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Two people were stopped in a car by immigration in Dover late one night bringing in bags with 6,000 £1 coins inside.
But amazingly the pair were allowed to drive away after border officials were told the money was payment for mobile phone sales.
In fact, they were part of a four-strong European gang who then hit London's top casinos with the fake coins.
But by then police believe more than 12,000 had been used by the Dutch-based scammers in just two weeks.
Two of the group - Italian lovers Giuseppe Savoia, 26, and 25-year-old Norma Pitrolo were later caught and convicted on counterfeit charges.
They were both jailed for 10 months – but will be released immediately as they have spent the past five and a half months waiting for the trial at Canterbury Crown Court.
Two others are still being hunt by police.
Prosecutor Bridget Todd told a jury how Savoia and Pitrolo had arrived separately in the UK in July.
She said: "This case involves the smuggling of counterfeit coins into the UK for use in gambling machines in London's casinos.
"This was a sophisticated operation by this gang who were able to get by the security measures inside the casinos, designed to detect fake coins."
She said the fakes were "good quality and weighed the same as a genuine £1 coin".
Ms Todd added most casinos paid out winnings in receipts, which were then exchanged for legitimate UK currency.
But because most casinos do not cash up each night, the fraud went unnoticed for days, the jury heard.
The prosecutor said that on July 14, a Dutch-registered Audi with two passengers -including Pitrolo - was stopped at Dover's eastern docks and staff discovered 6,000 £1 coins in bags in the back seat.
The driver, Ashwin Baidjnath Misier - who has never been charged - was a Dutch national who claimed he had sold mobile phones to a Briton who had paid him with the coins.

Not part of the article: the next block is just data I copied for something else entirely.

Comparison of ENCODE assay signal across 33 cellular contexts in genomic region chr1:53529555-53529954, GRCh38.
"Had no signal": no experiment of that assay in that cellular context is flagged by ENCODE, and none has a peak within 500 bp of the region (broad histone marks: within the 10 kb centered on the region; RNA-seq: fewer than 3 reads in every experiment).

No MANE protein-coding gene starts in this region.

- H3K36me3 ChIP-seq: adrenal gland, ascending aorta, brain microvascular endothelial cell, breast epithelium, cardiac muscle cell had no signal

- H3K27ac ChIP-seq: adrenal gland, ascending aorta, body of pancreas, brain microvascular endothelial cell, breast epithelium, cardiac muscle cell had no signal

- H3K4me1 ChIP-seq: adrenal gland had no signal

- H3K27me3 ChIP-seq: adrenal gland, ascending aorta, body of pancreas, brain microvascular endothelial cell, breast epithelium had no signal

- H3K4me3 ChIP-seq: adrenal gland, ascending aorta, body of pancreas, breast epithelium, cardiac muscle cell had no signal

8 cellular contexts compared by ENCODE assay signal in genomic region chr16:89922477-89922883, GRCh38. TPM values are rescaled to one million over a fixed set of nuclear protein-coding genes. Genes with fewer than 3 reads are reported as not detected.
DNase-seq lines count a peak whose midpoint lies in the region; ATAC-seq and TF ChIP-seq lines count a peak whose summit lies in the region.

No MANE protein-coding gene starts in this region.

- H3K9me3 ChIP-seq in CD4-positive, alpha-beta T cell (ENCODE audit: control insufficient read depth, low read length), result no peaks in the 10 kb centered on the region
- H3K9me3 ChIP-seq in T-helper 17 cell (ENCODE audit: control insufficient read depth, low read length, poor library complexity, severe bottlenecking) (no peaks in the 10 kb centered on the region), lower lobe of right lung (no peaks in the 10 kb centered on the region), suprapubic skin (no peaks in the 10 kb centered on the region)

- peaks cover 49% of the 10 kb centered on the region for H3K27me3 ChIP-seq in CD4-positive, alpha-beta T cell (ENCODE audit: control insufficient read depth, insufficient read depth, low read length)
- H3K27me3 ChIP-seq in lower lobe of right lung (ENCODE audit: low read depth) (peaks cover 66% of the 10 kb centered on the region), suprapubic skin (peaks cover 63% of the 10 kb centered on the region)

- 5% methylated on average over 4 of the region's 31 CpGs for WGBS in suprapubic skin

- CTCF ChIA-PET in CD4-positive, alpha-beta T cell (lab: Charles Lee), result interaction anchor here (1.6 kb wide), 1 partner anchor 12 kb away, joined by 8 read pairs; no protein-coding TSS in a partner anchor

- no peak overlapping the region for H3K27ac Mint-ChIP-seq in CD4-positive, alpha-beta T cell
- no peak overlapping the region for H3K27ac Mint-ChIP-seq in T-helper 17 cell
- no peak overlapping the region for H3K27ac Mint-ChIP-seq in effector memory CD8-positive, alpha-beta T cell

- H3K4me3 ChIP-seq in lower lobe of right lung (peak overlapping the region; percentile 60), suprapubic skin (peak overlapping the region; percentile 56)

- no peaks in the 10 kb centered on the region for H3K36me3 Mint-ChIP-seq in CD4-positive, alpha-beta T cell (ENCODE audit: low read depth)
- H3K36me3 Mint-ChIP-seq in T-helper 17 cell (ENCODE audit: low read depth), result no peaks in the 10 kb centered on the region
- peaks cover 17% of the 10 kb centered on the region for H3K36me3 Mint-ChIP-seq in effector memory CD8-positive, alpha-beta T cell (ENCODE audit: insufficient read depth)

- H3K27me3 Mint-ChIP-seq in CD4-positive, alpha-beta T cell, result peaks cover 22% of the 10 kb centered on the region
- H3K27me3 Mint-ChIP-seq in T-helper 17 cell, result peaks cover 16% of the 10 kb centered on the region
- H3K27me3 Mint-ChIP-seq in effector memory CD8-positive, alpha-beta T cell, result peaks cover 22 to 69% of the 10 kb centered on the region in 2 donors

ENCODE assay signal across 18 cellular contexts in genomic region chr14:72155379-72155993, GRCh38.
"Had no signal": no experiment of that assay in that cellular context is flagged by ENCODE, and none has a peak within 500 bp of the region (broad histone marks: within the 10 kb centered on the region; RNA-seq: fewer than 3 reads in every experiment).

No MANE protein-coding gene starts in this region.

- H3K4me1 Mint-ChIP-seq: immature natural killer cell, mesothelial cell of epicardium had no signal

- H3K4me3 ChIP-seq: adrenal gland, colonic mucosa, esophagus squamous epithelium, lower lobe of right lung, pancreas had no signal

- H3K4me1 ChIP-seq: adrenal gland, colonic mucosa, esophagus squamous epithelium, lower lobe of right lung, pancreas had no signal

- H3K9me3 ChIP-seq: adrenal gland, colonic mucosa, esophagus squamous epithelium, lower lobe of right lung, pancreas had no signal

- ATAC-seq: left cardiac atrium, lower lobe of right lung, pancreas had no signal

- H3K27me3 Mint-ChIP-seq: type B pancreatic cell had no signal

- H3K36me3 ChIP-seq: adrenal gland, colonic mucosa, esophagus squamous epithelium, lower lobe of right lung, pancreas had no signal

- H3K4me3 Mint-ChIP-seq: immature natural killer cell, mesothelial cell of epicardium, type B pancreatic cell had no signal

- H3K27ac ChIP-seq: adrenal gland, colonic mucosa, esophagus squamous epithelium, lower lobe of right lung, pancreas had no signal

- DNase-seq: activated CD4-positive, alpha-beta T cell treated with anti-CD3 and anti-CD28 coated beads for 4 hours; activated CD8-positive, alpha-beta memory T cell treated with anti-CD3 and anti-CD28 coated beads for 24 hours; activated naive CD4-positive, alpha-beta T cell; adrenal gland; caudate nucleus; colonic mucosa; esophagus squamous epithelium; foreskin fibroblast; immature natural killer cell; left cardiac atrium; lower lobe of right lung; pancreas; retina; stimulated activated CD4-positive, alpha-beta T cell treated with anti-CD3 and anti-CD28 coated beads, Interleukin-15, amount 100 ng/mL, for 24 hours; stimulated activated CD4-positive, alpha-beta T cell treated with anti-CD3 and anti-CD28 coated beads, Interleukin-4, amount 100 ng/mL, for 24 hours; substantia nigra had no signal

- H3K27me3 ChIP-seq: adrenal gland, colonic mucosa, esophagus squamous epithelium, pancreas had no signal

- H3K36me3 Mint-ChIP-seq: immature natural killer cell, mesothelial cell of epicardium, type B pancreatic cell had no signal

He told officers he was bringing the coins back and was going to cash them in at the bank.
"It is a serious matter when people are not able to rely on £1 coins and Euros because it upsets the balance of trade..." - Judge Nigel Van Der Bijl
They were then allowed to travel on as they showed the official a receipt for the phones.
The next day, Pitrolo was seen with another man at London's Hippodrome Casino playing the machines - and netting £177 in winnings.
The next day her boyfriend arrived on a Euro Lines coach at Victoria and the two headed to more casinos at the Grosvenor and the London Poker Rooms – again using fake coins.
Security bosses at the Hippodrome later discovered 2,325 bogus coins had been used – at the London Poker Rooms more than 3,288 coins had been used in machines.
Ms Todd said the fakes made up 91% of coins used in the machines on one day.
Police believe Pitrolo bagged £923.44 in winnings and her fiancé £3,753.23 – none of which has ever been repaid.
Judge Nigel Van Der Bijl told the couple: "It is a serious matter when people are not able to rely on £1 coins and Euros because it upsets the balance of trade."
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